2. The process of making air-permeable clothing material present a substantial barrier to the passage of both a liquid form and a vapourised form of an offensive chemical from the first side to the second side which comprises the steps of treating a highly air-permeable cloth with an oleophobic and hydrophobic compound to give the material a liquid-repellent surface on said first side and spraying on an adhering surface coating of particles of absorbent charcoal lying on the surface of only said second side ofthe cloth, said coating having limited penetration in said cloth.

3. The process according to claim 2 comprising the step of applying the coating by spraying onto the cloth a coating mixture which is an aqueous medium containing absorbent charcoal particles of a size in the range between 0.5 and 50 microns, with a thickener and a bonding agent.

4. The process according to claim 3 wherein the bonding agent is natural rubber latex in an alkaline coating mixture.

5. The process according to claim 2 wherein the permeable cloth is at least in part a non-woven cloth of synthetic fibers.

6. The process according to claim 2 comprising the step of producing the cloth by bonding together a nonwoven layer of synthetic fibers and a layer of highly permeable knitted or woven fabric.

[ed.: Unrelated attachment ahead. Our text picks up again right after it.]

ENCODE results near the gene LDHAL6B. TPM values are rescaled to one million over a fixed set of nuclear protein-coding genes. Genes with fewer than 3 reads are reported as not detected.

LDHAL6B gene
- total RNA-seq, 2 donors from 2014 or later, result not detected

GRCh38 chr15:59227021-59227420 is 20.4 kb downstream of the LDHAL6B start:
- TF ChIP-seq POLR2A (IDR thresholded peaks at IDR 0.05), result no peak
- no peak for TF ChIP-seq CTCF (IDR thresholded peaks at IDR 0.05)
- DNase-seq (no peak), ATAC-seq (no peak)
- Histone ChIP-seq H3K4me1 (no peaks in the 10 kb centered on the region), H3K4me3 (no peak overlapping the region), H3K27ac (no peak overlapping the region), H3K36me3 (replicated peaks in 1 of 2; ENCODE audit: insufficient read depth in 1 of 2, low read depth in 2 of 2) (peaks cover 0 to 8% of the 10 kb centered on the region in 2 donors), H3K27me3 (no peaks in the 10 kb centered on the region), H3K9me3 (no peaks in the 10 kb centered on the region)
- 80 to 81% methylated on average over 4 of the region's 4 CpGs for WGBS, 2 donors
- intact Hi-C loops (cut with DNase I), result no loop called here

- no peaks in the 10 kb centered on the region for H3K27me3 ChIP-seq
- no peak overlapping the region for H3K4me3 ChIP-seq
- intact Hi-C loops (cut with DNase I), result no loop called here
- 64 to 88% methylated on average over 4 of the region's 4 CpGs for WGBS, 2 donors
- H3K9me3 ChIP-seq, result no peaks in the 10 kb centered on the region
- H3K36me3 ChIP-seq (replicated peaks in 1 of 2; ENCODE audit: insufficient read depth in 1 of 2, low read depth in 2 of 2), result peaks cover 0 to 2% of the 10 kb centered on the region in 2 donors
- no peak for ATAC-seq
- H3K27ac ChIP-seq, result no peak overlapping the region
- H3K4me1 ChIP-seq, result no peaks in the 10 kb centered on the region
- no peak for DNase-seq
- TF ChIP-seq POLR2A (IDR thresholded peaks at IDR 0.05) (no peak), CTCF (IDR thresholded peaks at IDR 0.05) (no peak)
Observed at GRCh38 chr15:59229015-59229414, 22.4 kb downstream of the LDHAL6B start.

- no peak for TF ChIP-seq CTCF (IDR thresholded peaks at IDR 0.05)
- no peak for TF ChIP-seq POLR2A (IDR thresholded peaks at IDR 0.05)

7. The process according to claim 2 comprising the step of producing the cloth by taking a non-woven fabric consisting of a major proportion of nylon fibers and a minor proportion of viscose fibers bonded with neoprene and bonding thereto a lightweight cotton scrim as reinforcement.

8. The process according to claim 2 comprising the steps of immersing the cloth in a bath of liquid-repellent compound, passing the cloth so treated through squeezerolls to expel excess compound, drying and heating the cloth whereby the compound is at least partly bonded thereto and cured and subsequently applying the absorbent charcoal coating.

References Cited UNITED STATES PATENTS 2,426,820 9/1947 Evans et al. l56338 2,537,124 1/1951 Earle et al. 156338 2,606,131 8/1952 Aiken et a1 117137 2,979,157 4/1961 Clark '387 2,984,584 5/1961 Glarum et al. 11776 3,217,035 11/1965 Lazerte et al. 117-135.5 3,236,672 2/1966 Shane et a1. 117135.5 3,326,713 6/1967 Smith et al. 117135.5

JOHN T. GOOLKASIAN, Primary Examiner G. W. MOXON, II, Assistant Examiner US. Cl. X.R.

Referenced by
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U.S. Classification442/35, 156/338, 2/457, 442/79, 442/45, 442/44, 427/209, 156/279
International ClassificationC07C69/675, D06M13/292, A62D5/00, D06M11/47, D06M11/74
Cooperative ClassificationD06M11/47, D06M11/74, D06M13/292, A62D5/00, C07C69/675
European ClassificationC07C69/675, D06M11/74, A62D5/00, D06M11/47, D06M13/292